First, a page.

The Walking Dead will be the zombie movie that never ends.
– from the introduction by Robert Kirkman
I’m a huge fan of The Walking Dead tv show. It’s hard to put into words what this show means to me and how it has played with my emotions over the years. I can’t believe I waited this long to read the graphic novel.
I loved everything about this graphic novel and I can’t wait to read Volume 2.
I’m a huge fan of the Red Rising series, so I had to read this graphic novel prequel. It was very well done. The illustrations depict the mood of the series perfectly: the darkness, the bloody fighting scenes, and the emotional torture. I read a couple of reviews that commented on the sketchy style and lack of detail in the illustrations, but I think it fits the mood and story perfectly. The storyline was interesting, fast-paced, and as violent as the books.
I’m looking forward to reading the next book in the series even more now.
Brave is the sequel to Awkward, an amazing graphic novel about navigating middle school life. Brave follows the same basic group of kids, with a different main character. In Brave, Jensen (the art club kid from Awkward who is obsessed with sunspots) learns about bullying. He doesn’t think he is a victim at first, but he gradually begins to understand what being bullied really means. He compares his school day to a video game, a constant struggle to avoid the “bad guys” and traps; making it through the day is a struggle for “survival.”
This book has a bit more mature content compared with Awkward. There is no sex or serious violence, but the bullies call Jensen “fatso” and “stupid” and Jensen uses the phrase “makes my life a living hell.” Compared to the overall message in this book, these are tiny considerations. But, as a parent, you should know what you are getting into. Many of our 3rd graders read Awkward and their parents might not think they are ready for this one.
Overall, this is a great book that describes realities of middle school, bullying, feeling alone, making friends, and standing up for yourself. I highly recommend it to 4th grade and up.
Cardinal rule #1 for surviving school: Don’t get noticed by the mean kids.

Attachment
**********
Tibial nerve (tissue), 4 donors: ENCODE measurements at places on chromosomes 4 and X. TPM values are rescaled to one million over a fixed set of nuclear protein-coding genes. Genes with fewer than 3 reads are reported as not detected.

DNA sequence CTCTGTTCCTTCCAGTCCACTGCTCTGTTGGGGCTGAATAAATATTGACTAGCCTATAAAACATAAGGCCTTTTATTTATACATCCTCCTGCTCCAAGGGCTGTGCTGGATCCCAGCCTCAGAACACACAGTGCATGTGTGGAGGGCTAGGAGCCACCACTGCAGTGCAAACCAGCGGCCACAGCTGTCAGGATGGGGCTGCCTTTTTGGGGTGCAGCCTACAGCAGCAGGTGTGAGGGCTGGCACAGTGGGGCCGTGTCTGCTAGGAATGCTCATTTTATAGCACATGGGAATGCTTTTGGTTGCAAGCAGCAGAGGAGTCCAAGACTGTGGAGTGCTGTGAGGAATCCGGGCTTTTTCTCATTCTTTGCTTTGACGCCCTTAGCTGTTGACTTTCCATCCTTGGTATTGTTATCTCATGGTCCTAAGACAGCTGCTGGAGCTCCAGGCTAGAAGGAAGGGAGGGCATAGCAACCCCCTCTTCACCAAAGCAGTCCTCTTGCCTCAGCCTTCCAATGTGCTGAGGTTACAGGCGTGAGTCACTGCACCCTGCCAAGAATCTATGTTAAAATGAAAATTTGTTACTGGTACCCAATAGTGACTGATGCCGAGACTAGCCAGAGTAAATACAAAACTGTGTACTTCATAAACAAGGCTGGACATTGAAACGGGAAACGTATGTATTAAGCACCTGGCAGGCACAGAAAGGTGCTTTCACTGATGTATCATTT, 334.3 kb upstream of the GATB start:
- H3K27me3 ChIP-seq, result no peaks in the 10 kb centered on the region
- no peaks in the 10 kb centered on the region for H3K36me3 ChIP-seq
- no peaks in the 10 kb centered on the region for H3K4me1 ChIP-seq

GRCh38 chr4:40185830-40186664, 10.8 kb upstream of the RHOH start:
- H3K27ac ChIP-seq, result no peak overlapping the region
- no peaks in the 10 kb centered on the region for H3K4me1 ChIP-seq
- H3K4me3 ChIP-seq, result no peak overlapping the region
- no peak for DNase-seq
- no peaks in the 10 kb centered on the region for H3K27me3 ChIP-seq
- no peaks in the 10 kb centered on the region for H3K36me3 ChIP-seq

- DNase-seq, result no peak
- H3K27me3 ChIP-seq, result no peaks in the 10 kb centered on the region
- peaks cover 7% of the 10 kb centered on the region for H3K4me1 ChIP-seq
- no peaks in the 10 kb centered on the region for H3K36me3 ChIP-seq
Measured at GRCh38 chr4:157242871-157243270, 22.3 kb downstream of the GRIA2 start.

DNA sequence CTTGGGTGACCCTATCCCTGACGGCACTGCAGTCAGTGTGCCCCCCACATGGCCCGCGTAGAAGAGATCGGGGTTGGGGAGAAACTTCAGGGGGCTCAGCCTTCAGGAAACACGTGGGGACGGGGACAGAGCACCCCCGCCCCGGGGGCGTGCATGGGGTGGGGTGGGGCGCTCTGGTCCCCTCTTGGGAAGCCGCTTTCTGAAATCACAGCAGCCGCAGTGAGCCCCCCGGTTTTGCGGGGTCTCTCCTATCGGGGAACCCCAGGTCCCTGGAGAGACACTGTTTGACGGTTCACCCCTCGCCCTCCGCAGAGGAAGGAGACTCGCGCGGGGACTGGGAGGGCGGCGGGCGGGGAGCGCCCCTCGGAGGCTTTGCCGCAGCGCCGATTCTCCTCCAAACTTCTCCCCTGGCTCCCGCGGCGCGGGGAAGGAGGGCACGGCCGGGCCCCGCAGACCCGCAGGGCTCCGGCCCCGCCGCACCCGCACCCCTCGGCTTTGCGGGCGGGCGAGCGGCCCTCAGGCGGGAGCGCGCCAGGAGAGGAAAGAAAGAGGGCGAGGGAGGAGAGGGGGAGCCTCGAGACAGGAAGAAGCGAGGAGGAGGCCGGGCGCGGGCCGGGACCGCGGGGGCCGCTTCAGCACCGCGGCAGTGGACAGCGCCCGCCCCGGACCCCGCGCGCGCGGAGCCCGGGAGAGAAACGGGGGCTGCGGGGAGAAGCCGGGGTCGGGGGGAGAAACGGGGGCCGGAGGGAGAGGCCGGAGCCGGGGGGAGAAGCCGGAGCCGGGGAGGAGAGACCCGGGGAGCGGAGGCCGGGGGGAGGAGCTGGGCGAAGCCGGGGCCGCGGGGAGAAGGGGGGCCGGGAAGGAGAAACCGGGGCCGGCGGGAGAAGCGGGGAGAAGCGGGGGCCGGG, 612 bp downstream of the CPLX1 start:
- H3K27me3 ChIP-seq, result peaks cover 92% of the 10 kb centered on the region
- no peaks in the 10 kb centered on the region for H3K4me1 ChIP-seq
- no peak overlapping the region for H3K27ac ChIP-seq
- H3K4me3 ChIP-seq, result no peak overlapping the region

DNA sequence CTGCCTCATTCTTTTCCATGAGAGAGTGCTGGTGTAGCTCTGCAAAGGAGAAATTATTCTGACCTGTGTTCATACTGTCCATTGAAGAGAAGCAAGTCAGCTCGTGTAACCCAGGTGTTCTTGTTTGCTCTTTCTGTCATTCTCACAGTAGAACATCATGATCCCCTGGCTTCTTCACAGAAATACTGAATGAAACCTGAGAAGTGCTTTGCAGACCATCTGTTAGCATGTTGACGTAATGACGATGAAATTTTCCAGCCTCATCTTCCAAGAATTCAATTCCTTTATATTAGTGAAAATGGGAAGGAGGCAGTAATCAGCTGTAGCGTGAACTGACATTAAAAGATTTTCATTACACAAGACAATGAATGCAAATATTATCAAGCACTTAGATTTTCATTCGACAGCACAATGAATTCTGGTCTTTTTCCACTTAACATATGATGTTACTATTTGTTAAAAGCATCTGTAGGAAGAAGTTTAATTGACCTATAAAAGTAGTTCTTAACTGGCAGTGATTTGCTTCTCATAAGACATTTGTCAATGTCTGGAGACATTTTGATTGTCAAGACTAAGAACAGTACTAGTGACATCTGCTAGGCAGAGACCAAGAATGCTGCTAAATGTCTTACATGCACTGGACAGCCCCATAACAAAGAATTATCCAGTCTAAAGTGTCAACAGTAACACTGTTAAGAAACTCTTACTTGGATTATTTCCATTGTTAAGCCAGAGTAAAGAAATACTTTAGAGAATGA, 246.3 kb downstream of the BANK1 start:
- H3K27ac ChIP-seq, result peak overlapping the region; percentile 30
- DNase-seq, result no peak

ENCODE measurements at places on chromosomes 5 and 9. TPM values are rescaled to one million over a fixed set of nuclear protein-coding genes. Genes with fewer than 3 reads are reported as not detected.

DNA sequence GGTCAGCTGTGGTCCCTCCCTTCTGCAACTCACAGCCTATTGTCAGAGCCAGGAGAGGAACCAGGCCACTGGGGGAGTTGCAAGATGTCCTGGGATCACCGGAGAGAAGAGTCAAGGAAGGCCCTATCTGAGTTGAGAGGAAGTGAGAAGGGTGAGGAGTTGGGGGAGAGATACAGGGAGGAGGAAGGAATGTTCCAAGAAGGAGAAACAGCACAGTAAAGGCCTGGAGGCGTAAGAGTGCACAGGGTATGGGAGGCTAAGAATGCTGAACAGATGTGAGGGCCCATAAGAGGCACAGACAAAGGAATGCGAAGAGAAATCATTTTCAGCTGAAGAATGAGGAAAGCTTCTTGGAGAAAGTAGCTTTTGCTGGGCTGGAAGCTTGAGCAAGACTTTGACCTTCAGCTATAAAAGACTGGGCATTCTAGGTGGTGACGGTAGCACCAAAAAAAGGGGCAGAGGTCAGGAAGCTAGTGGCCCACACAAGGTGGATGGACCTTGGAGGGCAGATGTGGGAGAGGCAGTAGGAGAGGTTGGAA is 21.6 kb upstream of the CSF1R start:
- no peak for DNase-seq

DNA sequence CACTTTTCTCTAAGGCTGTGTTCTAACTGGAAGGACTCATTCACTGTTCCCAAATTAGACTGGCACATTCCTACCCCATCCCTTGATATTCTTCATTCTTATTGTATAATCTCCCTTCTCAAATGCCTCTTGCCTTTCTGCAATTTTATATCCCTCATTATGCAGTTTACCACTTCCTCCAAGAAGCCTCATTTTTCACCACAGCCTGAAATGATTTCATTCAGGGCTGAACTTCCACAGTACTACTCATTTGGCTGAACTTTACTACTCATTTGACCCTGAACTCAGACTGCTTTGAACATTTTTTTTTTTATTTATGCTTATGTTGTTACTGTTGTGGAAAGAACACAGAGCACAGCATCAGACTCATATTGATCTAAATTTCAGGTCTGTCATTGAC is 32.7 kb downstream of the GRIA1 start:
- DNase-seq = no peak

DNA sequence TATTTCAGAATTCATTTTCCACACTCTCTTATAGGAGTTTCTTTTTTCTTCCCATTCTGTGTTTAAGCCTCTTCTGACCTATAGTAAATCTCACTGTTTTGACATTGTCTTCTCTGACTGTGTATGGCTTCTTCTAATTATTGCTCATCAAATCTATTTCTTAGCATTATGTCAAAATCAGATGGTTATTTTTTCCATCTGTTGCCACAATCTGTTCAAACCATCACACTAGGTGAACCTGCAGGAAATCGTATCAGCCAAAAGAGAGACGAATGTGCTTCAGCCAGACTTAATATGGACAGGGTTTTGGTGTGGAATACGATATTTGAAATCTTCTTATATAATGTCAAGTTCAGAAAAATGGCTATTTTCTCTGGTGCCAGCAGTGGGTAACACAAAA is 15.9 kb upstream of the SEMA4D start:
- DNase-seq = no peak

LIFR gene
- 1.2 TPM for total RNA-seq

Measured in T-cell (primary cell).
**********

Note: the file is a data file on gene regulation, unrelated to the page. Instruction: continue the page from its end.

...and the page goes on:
Cardinal rule #2 for surviving school: Seek out groups with similar interests and join them.
Penelope Torres (Peppi) is thinking of these rules as she starts a new school. When a boy (Jaime) tries to help her pick up all her stuff, the mean kids start calling her Nerder Girlfriend. Embarrassed, Peppi pushes Jaime and runs away. She feels guilty and spends most of her time trying to figure out how to apologize. When a rivalry heats up between Peppi’s art club and Jaime’s science club, things become even more awkward.
This is a charming middle school story that kids will enjoy. It is age appropriate for 3rd grade and up – no violence or bad words – just a sweet story with a hopeful ending. The graphics are expressive and fun, a highly recommended graphic novel.
So, I started reading this book in June, ended up getting caught up in other things, including other readings, and I finally just finished it. I actually had to start again from the beginning, but it was worth it.
This graphic novel is written by Art Spiegelman and based on his father’s experiences before and during World War II. The book skips back and forth in time between the adult author speaking to his father and the years around World War II. In the illustrations, the Jewish people are represented by mice, the Germans cats, and the Polish people by pigs. This graphic novel is at times touching, at times horrifying, and at times just sad. A definite must-read for anyone interested in this time period.